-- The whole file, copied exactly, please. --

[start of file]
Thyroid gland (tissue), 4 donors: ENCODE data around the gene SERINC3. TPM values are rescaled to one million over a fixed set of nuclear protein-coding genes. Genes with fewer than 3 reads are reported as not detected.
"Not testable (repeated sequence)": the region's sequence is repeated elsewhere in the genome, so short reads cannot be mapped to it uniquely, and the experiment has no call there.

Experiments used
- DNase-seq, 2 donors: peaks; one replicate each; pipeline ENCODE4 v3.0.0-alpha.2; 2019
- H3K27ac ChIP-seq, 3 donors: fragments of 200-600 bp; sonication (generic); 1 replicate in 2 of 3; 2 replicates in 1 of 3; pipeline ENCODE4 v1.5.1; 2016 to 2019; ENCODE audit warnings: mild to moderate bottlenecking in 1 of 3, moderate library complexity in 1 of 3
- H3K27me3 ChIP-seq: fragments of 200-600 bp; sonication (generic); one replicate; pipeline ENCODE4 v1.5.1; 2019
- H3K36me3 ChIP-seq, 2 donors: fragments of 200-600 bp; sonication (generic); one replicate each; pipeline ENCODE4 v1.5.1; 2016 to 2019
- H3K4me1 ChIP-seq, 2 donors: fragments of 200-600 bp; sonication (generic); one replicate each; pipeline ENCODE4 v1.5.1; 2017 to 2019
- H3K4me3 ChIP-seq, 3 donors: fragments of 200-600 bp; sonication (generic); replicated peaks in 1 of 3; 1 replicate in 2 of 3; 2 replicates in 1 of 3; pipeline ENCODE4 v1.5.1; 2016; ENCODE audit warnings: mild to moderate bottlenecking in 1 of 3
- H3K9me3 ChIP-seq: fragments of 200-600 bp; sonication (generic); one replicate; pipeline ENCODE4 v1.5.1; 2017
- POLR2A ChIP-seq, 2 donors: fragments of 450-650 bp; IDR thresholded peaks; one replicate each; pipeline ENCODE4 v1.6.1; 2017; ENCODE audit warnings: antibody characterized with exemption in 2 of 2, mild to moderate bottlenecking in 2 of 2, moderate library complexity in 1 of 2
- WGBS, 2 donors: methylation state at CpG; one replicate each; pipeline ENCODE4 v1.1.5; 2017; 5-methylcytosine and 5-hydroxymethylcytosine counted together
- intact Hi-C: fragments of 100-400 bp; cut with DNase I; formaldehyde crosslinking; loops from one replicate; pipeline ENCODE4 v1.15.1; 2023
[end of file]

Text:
Thyroid gland (tissue), 4 donors: ENCODE data around the gene SERINC3. TPM values are rescaled to one million over a fixed set of nuclear protein-coding genes. Genes with fewer than 3 reads are reported as not detected.
"Not testable (repeated sequence)": the region's sequence is repeated elsewhere in the genome, so short reads cannot be mapped to it uniquely, and the experiment has no call there.

Experiments used
- DNase-seq, 2 donors: peaks; one replicate each; pipeline ENCODE4 v3.0.0-alpha.2; 2019
- H3K27ac ChIP-seq, 3 donors: fragments of 200-600 bp; sonication (generic); 1 replicate in 2 of 3; 2 replicates in 1 of 3; pipeline ENCODE4 v1.5.1; 2016 to 2019; ENCODE audit warnings: mild to moderate bottlenecking in 1 of 3, moderate library complexity in 1 of 3
- H3K27me3 ChIP-seq: fragments of 200-600 bp; sonication (generic); one replicate; pipeline ENCODE4 v1.5.1; 2019
- H3K36me3 ChIP-seq, 2 donors: fragments of 200-600 bp; sonication (generic); one replicate each; pipeline ENCODE4 v1.5.1; 2016 to 2019
- H3K4me1 ChIP-seq, 2 donors: fragments of 200-600 bp; sonication (generic); one replicate each; pipeline ENCODE4 v1.5.1; 2017 to 2019
- H3K4me3 ChIP-seq, 3 donors: fragments of 200-600 bp; sonication (generic); replicated peaks in 1 of 3; 1 replicate in 2 of 3; 2 replicates in 1 of 3; pipeline ENCODE4 v1.5.1; 2016; ENCODE audit warnings: mild to moderate bottlenecking in 1 of 3
- H3K9me3 ChIP-seq: fragments of 200-600 bp; sonication (generic); one replicate; pipeline ENCODE4 v1.5.1; 2017
- POLR2A ChIP-seq, 2 donors: fragments of 450-650 bp; IDR thresholded peaks; one replicate each; pipeline ENCODE4 v1.6.1; 2017; ENCODE audit warnings: antibody characterized with exemption in 2 of 2, mild to moderate bottlenecking in 2 of 2, moderate library complexity in 1 of 2
- WGBS, 2 donors: methylation state at CpG; one replicate each; pipeline ENCODE4 v1.1.5; 2017; 5-methylcytosine and 5-hydroxymethylcytosine counted together
- intact Hi-C: fragments of 100-400 bp; cut with DNase I; formaldehyde crosslinking; loops from one replicate; pipeline ENCODE4 v1.15.1; 2023